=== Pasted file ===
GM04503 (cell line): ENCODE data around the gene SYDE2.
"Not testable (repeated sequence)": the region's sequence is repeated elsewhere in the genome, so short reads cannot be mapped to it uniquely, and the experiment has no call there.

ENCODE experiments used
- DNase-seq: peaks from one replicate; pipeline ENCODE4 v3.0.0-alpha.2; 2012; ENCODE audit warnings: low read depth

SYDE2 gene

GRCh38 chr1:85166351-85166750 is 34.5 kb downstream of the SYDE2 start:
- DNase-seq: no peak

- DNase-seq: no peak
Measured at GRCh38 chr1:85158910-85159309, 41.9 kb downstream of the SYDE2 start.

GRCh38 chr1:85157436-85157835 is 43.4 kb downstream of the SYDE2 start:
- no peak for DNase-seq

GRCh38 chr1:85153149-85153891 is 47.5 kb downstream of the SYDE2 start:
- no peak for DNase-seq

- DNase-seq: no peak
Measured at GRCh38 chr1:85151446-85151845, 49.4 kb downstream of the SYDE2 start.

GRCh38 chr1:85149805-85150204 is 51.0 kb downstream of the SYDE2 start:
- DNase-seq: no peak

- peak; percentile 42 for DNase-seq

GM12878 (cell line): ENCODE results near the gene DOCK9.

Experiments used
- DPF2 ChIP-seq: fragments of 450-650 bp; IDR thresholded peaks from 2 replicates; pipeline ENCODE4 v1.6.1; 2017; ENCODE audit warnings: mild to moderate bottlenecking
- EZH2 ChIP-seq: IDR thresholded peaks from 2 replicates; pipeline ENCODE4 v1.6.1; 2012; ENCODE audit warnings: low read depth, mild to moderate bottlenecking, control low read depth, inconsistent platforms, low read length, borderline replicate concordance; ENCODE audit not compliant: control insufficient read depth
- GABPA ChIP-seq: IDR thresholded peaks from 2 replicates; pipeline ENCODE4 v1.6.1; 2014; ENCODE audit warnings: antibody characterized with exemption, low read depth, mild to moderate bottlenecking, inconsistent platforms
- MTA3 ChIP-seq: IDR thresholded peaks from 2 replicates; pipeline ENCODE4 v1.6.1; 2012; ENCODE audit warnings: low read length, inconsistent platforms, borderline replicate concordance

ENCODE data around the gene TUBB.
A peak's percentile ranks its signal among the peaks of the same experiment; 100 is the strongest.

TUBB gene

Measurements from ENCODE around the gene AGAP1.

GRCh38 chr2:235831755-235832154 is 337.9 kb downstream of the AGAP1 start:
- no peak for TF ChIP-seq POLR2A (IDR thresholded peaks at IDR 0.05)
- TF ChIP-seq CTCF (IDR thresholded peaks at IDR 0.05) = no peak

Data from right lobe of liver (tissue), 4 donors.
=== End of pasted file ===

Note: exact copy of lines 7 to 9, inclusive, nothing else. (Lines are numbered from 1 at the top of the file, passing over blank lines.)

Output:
- DNase-seq: no peak

- DNase-seq: no peak
Measured at GRCh38 chr1:85158910-85159309, 41.9 kb downstream of the SYDE2 start.